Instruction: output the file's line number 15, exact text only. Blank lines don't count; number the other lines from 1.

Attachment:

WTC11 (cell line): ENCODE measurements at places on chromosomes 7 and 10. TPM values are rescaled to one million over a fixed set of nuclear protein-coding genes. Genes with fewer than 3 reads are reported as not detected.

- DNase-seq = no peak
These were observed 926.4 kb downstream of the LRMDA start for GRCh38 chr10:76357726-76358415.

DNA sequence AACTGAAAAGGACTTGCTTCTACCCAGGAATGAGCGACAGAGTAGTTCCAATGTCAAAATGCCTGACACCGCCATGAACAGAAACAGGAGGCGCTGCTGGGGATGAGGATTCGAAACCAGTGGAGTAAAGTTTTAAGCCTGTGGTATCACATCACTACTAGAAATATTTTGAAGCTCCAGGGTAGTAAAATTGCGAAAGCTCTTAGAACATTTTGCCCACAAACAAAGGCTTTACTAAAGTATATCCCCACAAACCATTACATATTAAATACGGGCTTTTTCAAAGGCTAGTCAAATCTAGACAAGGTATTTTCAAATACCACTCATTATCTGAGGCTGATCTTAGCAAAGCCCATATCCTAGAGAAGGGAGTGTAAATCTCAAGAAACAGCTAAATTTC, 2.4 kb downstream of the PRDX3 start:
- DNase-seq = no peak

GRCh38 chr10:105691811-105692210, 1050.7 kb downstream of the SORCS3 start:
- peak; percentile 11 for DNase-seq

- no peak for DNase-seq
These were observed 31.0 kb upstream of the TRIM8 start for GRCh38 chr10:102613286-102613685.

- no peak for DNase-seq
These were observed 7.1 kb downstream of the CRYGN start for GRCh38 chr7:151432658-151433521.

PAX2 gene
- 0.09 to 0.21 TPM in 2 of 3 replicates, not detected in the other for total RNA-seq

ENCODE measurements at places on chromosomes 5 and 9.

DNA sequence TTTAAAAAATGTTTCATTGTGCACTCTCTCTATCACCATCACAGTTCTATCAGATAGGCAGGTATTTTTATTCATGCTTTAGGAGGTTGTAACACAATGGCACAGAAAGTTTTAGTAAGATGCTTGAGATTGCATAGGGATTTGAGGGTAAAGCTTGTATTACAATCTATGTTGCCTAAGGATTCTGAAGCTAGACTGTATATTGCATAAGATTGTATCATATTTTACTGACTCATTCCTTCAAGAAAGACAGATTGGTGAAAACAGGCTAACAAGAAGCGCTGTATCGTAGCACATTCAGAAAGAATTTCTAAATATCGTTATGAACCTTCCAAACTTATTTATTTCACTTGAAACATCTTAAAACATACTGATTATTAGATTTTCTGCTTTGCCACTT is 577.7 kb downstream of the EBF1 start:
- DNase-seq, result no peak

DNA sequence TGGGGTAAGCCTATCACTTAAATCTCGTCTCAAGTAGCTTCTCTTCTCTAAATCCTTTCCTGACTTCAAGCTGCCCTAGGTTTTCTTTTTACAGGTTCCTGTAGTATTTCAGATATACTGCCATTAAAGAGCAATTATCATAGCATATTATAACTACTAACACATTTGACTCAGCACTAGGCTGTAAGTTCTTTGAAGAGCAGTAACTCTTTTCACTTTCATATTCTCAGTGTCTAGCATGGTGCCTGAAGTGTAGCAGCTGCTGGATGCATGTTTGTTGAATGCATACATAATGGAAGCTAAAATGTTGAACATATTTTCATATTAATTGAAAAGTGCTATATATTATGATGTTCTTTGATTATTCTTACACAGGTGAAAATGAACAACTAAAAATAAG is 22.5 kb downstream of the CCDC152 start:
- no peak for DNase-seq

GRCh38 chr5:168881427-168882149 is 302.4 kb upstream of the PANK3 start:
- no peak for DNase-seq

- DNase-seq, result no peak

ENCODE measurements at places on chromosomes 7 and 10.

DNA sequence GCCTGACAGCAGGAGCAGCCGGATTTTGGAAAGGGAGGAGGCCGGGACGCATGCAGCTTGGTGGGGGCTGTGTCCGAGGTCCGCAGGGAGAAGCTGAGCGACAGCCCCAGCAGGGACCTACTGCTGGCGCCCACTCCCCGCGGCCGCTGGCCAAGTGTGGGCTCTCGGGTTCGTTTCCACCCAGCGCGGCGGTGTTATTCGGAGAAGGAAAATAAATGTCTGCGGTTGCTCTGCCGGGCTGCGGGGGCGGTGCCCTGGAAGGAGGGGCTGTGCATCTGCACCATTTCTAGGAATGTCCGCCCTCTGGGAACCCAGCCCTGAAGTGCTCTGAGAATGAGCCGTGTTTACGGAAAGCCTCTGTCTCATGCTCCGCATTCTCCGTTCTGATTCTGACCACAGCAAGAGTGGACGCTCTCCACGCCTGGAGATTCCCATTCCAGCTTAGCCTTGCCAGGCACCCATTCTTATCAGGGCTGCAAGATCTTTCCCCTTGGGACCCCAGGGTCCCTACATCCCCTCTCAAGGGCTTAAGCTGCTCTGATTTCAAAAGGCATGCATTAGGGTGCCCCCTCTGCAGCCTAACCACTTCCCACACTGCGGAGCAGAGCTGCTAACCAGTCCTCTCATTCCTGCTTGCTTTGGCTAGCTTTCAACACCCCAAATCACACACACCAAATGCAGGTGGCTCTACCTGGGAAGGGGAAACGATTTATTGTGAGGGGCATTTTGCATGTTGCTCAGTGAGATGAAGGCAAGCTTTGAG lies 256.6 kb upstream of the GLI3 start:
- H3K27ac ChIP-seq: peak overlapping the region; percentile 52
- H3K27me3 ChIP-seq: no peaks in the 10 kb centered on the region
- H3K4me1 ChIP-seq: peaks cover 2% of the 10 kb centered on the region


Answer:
DNA sequence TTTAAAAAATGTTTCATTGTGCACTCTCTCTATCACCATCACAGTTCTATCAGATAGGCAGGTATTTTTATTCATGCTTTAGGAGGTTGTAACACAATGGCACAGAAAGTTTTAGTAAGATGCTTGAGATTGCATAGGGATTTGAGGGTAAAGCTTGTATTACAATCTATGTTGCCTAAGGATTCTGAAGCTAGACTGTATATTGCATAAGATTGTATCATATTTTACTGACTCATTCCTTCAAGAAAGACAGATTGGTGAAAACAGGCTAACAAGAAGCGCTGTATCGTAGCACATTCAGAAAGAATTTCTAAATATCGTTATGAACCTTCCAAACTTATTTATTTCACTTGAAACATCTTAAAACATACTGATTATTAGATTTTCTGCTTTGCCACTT is 577.7 kb downstream of the EBF1 start: